Two words: Sarah Jones. Her story and the stories of the brave crew members of “Midnight Rider” will forever be engraved in my heart; brothers and sisters unite. Never, ever should the demands of a project put its people in direct danger and life-threatening situations, nor should producers create an environment that forces crew to risk their safety in order to complete a shooting schedule. Unfortunately, the general demands of any film or television project can create a physically demanding and emotionally challenging work environment due to extremely long work days (12-18hrs/day), lack of sleep (9hr turn arounds from wrap to call time), and weather conditions (ie. filming outside at 3AM in falling snow on a set of rubble and rock). Those of us who have been in the trenches learn how to watch for signs of dehydration and sleep deprivation but aren’t always willing to speak up for concern of not being seen as a team player. I will tell you, I am changing my tune. When I dress someone in the morning, I remind them to take care, to be vocal regarding any threatening situations, to find someone with a headset and they will alert the medic ASAP. We are family, and we must look out for each other. Silence is acceptance.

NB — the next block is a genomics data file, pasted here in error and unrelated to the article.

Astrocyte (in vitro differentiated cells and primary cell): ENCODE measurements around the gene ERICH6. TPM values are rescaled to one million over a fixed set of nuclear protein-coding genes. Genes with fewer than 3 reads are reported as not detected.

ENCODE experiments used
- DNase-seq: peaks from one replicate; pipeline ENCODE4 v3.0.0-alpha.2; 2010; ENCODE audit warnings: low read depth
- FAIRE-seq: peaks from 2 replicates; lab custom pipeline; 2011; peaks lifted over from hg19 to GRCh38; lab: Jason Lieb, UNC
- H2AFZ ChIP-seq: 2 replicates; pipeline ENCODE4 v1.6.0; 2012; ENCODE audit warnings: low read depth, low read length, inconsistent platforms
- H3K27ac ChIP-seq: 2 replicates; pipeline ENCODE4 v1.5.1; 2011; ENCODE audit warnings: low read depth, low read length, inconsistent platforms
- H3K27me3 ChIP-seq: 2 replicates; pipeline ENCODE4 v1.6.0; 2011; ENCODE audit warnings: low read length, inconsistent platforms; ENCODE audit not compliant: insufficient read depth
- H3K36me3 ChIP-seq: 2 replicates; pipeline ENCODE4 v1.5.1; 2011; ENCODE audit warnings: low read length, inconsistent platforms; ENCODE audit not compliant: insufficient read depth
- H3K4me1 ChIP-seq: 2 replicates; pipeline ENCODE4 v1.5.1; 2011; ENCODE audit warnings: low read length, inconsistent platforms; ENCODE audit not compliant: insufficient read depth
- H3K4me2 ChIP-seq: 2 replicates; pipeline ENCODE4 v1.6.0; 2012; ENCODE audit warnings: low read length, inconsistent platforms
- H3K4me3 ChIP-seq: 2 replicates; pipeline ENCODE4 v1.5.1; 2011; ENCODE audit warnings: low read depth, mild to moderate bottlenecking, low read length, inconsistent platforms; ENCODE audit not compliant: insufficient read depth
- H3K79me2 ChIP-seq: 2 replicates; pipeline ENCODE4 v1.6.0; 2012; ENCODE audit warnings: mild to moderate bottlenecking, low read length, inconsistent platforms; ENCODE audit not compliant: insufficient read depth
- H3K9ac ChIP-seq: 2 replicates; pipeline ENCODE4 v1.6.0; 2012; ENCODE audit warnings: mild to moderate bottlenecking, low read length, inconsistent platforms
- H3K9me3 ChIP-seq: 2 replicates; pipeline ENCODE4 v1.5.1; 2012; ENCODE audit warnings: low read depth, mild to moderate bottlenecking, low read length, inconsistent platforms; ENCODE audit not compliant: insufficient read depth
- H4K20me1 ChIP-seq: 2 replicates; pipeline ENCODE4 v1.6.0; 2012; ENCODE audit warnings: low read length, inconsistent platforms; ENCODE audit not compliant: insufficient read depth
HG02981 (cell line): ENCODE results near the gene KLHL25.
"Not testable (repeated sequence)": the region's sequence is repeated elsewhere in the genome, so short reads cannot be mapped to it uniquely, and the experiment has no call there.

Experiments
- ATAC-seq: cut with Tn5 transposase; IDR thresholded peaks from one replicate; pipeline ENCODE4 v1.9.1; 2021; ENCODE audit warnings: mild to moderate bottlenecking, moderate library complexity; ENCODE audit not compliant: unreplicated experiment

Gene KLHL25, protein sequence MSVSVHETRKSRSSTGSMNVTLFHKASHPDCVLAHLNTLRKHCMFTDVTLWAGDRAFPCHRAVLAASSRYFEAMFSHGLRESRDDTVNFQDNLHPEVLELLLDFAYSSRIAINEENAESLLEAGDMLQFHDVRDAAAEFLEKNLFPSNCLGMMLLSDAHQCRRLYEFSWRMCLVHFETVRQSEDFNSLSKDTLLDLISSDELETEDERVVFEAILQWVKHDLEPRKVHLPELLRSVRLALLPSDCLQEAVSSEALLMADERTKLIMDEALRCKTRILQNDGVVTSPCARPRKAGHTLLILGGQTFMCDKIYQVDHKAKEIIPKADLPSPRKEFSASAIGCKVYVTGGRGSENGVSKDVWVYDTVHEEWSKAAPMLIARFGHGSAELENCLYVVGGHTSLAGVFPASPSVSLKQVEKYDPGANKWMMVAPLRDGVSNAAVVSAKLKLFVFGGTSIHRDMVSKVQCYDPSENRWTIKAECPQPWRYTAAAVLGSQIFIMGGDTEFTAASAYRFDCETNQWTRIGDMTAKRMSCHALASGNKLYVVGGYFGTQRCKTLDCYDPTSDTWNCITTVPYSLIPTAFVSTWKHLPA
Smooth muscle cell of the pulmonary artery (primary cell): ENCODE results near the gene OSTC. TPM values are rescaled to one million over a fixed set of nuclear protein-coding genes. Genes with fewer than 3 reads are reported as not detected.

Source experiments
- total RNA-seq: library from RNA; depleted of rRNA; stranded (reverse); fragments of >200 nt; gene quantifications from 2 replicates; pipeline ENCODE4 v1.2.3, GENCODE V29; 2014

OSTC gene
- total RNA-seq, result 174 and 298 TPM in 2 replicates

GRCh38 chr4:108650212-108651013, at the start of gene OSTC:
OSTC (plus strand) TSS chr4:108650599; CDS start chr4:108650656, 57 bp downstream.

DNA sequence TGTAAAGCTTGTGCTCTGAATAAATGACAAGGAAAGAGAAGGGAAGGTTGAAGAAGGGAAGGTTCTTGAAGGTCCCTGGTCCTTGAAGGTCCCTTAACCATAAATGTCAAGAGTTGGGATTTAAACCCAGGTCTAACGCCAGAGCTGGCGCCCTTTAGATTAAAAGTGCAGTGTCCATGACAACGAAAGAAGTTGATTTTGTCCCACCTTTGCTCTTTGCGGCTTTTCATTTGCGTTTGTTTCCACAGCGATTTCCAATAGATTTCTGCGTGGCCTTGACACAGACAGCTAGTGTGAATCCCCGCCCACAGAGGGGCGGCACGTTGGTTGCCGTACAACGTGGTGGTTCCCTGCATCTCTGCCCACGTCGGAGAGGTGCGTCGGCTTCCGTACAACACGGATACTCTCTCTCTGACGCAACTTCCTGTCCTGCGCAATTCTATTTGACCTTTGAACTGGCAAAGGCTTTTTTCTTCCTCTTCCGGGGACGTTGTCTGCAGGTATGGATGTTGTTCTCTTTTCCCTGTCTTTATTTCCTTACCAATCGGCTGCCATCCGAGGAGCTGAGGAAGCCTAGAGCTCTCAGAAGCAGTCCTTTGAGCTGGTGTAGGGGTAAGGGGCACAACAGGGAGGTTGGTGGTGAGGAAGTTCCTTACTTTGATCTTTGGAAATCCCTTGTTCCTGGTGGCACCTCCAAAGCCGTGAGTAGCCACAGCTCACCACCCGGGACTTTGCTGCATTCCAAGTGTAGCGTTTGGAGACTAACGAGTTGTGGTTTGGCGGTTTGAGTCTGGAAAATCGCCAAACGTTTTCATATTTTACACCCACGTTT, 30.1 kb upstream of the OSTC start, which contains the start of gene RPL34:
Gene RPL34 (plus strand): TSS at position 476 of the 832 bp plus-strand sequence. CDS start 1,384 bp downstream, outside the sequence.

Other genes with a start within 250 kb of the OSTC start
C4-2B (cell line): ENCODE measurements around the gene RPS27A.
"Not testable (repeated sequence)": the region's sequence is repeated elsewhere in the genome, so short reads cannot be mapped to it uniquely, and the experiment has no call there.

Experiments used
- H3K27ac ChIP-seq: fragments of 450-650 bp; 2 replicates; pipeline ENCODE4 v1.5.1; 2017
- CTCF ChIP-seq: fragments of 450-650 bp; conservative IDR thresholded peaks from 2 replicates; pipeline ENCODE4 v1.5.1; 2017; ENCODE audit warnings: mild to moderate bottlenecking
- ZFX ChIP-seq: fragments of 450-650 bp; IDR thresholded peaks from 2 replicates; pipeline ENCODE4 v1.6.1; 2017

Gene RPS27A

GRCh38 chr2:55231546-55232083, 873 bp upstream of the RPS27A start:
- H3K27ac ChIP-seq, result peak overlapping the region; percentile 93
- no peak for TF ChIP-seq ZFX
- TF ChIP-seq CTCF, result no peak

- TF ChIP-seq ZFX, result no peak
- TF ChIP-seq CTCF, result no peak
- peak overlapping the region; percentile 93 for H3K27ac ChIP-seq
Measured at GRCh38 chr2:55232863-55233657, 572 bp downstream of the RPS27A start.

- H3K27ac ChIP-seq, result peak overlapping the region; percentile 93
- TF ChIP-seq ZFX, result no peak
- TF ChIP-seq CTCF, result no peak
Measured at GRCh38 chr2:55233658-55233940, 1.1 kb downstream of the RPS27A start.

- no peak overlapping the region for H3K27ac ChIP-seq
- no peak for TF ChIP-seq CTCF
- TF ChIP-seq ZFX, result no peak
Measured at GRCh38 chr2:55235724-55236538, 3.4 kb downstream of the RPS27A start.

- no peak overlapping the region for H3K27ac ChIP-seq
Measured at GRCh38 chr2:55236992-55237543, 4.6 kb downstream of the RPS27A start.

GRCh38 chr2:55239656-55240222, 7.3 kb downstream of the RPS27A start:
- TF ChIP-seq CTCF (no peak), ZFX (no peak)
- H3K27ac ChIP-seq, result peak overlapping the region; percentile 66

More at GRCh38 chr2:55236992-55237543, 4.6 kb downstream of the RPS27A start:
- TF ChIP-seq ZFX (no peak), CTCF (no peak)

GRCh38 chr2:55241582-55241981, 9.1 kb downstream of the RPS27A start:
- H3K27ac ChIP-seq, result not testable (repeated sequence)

- What’s the most memorable location you’ve shot in?
We were 25 miles off the coast of Virginia, stationed on the USS Truxton, filming “Captain Phillips.” On that particular shoot, the actors assigned to me were the four pirates (awesome, awesome individuals), and I found myself in the most fantastic spaces, not discounting the cramped, hot orange lifeboat that I hid in with them, in order to maintain their sweat continuity.
- Is there location you’ve always wanted to work?